It is time to stop and think about polyclinics

In the increasingly convoluted debate about Darzi reforms and 'polyclinics', GPs tend to be cast as the bad guys: a gang of medical Luddites determined to oppose or even destroy any vestige of progress.

What is interpreted as defiance, protectionism and an unwillingness to change is in fact more about a different approach to weighing up change, experience and a concern for patients. GPs see little or no evidence that the plans of PCTs based on the Darzi recommendations will actually deliver the desired changes.

There has been, up to now, little in-depth analysis of the effects of the polyclinic plans. For a start there is little consensus on what a polyclinic is: some think of it as a single, possibly PCT-run practice with 20 or 30 GPs, while PCTs seem to favour a large building housing several relocated practices and other services. The hub-and-spoke model with practices remaining separate but working with a single centre offering diagnostic and outpatient services (a reimagining of the community hospital) seems to be ignored by many despite fitting with the RCGP's federated practice model.

The result is a focus on the centralised model as a panacea for all NHS ills despite its clear unsuitability in many areas.

Beyond this issue, we come to the question of whether polyclinics could deliver the DoH's stated aims; access, quality and cost-effectiveness. These are addressed in a King's Fund report, Under One Roof: Will polyclinics deliver integrated care?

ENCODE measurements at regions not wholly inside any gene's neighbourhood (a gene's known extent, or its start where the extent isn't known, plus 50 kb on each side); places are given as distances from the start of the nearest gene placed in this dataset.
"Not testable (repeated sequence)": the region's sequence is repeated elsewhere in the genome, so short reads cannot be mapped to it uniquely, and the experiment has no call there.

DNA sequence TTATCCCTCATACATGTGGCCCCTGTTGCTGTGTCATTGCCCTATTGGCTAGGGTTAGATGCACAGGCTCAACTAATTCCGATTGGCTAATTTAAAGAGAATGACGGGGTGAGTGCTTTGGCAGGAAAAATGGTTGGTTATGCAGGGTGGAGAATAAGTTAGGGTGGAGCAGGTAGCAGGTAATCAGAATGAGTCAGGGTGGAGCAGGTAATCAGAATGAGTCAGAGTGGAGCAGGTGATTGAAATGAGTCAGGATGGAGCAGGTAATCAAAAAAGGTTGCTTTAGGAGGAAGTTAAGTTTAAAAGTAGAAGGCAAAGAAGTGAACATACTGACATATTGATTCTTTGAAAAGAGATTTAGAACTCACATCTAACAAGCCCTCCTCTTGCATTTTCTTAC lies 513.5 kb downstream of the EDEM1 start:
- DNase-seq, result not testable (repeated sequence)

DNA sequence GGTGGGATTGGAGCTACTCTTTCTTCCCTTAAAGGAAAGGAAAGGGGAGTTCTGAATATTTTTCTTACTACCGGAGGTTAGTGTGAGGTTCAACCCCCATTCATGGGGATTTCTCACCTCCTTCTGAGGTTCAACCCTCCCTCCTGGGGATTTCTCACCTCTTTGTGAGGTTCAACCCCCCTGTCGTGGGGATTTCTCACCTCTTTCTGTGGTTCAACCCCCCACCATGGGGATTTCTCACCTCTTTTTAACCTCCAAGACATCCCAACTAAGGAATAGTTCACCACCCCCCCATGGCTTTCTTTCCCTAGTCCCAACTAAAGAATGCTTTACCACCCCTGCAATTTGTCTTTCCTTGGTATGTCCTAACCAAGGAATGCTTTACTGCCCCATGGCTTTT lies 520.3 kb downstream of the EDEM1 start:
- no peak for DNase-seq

Polyclinics are touted as the answer to access but opening hours are not the only measure here. A polyclinic opening longer is no use if it is not on major transport routes, the report warns. In other words, for many a local GP surgery offers better access.

On quality the authors point out that there has been little work done on how this will be measured and assured. Furthermore, relocating staff does not mean they will change their working practices or lead to greater inter-disciplinary co-operation.

There are even questions over cost effectiveness. If polyclinic buildings are to be funded through public-private partnerships, there is evidence to show this has not created long-term saving in the past.

Plus it will be costly to move services from hospitals even if it does improve access and quality of care.

Since the interim Darzi report last year, there seems to be a headlong dash into building polyclinics or at least planning them. What this report tells us, and common sense has already suggested, is that if real value is to be found in these reforms, it is time to stop and think. Only by weighing up the evidence and addressing potential risks now can real improvements be made.

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